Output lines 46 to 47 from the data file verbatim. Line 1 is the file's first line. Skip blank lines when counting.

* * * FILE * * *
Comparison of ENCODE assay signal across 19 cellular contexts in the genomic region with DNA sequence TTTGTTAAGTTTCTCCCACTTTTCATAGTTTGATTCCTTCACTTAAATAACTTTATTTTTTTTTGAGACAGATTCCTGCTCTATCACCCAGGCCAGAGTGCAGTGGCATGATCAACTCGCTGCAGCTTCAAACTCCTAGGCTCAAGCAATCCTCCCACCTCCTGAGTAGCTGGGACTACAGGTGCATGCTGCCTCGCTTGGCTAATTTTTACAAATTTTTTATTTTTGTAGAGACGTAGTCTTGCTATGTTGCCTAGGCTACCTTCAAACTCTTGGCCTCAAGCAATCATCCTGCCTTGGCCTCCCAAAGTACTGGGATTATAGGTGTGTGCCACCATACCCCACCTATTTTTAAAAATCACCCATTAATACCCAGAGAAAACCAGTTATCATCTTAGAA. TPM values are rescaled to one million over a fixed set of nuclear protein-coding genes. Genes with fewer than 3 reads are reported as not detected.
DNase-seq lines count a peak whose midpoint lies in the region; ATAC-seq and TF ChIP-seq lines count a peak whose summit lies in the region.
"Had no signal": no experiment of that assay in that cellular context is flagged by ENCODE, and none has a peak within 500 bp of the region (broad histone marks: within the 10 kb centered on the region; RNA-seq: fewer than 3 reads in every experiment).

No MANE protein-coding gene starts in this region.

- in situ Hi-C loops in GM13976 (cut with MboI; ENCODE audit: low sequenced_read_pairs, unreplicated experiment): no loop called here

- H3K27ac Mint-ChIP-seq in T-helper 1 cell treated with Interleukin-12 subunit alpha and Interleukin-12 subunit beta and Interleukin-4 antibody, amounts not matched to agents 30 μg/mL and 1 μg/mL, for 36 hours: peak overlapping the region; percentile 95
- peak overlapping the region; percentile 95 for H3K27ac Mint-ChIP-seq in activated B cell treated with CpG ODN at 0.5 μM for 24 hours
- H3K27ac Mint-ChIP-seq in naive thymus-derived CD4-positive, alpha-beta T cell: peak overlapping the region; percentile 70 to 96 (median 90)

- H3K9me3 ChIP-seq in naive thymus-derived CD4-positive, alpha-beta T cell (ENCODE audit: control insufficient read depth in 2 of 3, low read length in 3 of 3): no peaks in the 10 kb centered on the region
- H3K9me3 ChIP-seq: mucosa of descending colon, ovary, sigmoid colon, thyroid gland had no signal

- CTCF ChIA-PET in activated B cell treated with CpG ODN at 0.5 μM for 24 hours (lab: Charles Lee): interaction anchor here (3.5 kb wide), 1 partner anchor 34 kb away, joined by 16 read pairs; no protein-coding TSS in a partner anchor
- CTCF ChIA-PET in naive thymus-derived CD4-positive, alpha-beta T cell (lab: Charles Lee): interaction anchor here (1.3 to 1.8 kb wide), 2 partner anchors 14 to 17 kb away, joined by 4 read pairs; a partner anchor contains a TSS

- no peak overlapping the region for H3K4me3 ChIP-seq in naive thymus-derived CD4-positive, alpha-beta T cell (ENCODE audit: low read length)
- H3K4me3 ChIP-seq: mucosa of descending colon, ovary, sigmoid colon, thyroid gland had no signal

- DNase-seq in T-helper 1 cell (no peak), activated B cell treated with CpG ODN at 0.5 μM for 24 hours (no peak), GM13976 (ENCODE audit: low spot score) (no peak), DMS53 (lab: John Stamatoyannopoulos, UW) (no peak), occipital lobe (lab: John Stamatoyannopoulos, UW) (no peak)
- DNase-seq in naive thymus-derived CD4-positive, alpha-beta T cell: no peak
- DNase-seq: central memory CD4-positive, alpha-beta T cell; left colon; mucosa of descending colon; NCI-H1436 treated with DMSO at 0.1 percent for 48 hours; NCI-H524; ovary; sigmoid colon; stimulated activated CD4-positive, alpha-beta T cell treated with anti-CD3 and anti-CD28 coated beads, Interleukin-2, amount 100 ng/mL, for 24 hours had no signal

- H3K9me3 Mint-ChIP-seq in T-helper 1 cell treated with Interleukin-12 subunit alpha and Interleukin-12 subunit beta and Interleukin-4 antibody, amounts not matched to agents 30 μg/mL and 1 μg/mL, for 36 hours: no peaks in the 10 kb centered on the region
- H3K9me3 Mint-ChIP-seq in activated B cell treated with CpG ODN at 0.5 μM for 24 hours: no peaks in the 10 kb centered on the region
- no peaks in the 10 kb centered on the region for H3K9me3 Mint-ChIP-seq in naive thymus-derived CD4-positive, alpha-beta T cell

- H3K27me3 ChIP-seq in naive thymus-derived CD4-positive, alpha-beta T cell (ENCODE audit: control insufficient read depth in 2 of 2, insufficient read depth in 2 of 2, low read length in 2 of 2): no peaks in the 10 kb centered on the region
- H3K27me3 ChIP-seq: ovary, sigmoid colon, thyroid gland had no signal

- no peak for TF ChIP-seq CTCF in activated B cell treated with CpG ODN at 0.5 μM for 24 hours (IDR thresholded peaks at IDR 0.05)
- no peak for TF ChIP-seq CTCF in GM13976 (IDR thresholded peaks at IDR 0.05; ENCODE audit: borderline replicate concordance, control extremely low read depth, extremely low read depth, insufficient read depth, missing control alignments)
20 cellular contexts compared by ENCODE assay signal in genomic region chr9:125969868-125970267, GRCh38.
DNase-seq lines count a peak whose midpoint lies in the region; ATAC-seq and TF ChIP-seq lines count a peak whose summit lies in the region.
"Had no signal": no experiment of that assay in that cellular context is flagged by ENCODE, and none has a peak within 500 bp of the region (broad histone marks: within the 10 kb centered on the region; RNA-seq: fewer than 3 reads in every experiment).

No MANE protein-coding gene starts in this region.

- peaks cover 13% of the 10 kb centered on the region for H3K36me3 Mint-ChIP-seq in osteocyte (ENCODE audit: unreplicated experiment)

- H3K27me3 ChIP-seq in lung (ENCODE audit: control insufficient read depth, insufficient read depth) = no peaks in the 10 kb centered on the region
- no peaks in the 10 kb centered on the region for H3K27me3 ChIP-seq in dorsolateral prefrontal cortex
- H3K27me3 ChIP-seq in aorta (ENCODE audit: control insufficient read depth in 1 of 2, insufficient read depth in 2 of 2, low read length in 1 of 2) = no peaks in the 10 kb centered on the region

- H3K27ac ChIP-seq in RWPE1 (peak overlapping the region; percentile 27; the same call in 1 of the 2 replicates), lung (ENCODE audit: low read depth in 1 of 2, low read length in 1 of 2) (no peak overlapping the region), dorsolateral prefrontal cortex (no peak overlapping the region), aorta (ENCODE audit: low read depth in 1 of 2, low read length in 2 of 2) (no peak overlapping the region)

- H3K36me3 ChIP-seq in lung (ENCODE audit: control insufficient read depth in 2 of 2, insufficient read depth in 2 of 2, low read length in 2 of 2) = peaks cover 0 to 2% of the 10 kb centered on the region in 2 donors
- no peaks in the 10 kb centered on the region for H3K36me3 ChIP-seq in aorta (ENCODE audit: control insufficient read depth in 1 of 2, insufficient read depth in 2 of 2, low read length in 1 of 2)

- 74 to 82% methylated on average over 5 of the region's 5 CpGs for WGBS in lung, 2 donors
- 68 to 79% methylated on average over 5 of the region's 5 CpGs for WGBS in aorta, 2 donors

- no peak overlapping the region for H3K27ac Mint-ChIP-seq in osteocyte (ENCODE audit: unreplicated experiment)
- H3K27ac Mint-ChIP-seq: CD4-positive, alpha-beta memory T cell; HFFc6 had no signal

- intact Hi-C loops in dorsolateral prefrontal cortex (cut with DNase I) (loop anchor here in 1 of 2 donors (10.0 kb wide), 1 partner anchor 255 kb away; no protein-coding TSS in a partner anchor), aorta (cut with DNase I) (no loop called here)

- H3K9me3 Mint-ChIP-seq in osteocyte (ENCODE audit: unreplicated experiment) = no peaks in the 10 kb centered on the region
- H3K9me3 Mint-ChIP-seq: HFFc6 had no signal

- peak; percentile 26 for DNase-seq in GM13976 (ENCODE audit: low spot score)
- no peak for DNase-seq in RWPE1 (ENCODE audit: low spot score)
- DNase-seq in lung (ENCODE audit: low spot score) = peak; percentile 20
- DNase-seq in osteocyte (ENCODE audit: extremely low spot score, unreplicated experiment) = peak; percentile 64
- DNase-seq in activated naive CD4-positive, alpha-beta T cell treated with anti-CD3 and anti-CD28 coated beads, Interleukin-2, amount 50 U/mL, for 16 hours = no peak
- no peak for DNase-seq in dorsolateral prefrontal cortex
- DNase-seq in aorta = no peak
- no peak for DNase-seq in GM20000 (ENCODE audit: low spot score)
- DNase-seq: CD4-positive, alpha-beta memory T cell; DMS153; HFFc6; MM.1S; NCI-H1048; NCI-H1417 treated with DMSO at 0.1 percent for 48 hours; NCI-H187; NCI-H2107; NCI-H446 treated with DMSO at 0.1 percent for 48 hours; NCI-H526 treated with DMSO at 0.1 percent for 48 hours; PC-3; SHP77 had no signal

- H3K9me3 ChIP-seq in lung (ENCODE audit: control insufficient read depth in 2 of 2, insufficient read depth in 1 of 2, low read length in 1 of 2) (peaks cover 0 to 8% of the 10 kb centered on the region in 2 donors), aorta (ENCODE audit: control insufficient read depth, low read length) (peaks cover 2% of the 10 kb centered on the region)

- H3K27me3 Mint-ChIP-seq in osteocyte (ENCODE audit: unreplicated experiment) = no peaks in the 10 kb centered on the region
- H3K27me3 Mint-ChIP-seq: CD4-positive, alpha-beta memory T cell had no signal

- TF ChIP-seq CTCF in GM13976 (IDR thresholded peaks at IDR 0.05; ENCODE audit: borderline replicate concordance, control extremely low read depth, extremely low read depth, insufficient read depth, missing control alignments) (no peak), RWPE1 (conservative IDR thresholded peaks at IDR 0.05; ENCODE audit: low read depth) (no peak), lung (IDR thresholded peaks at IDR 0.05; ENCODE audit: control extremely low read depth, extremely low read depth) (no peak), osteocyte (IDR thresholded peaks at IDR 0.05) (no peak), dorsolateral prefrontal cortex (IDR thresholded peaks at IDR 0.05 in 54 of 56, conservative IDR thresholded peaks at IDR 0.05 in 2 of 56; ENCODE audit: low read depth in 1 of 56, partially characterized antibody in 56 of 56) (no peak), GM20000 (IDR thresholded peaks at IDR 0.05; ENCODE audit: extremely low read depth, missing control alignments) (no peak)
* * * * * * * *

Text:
- DNase-seq in osteocyte (ENCODE audit: extremely low spot score, unreplicated experiment) = peak; percentile 64
- DNase-seq in activated naive CD4-positive, alpha-beta T cell treated with anti-CD3 and anti-CD28 coated beads, Interleukin-2, amount 50 U/mL, for 16 hours = no peak